Love the paste wax trick. I recently painted my dining room table & china cabinet but since I didn't really want to seal it with polyurethane, I didn't get the desired "finish" I had hoped for. I'm going to try the paste wax on those pieces this weekend.

My next project is to paint a 3 piece wall unit (a total of 7 1/2 feet wide by 6 feet tall!!) so your tips will come in handy.

Thanks again!

Cindy ~ My Romantic Home said...

If you have an airless paint sprayer that might work better. You do get some brush strokes but when you sand with the fine sandpaper after you paint it takes most of those away.

Julie said...

I love to see your before and after furniture pictures. The actual gift though is to envision it done when it looks its worst..and in that you are truly gifted!!

Rosemary said...

Hi Cindy,
I paint furniture all of the time.
Thanks for sharing your method.
We do it almost the same way.
Isn't it amazing how the pieces look when they are done?
Have a great weekend.
Rosemary

Abbie said...

What ARE you for crying out loud????
I mean that in the most awestruck sense possible!!!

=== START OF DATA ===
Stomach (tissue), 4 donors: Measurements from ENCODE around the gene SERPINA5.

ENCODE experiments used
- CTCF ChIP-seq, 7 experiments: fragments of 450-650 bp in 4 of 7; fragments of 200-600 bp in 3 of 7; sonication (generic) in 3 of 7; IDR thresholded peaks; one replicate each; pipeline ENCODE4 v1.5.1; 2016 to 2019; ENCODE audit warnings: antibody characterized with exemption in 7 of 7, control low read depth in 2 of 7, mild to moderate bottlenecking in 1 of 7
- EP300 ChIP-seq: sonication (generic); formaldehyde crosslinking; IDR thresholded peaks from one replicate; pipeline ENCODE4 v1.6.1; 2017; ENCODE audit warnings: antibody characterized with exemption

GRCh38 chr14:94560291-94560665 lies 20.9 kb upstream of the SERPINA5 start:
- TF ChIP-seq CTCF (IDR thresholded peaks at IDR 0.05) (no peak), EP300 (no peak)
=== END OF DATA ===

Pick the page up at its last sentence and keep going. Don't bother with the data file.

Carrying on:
How do you????

Okay let me go read how, these before and after pictures are amazing!!! You give a whole different spin on one man's trash is another's treasure.

Dena ~ swaddlecottage said...

Hi Cindy,

Thanks for the wonderful instructions - your pieces have come out beautiful! I have a china hutch that I've been really wanting to paint so now I'm encouraged to give it a try!

Hugs,
Dena

mary said...

Oh, Cindy, you make it sound so easy! Your before and after pictures are amazing. I'm so glad you're still blogging -- I don't know what I'd do without my daily dose of Romantic Home! :)
mary
mrcarroll@optonline.net

Catherine said...

I am a big fan of painted furniture!! I love to white wash !! Your before and after pic's show us once again just how creative and talented you are!!
Thanks for sharing!! Do hope you get your camera dilema solved soon!
Have a great weekend!!

lcushman said...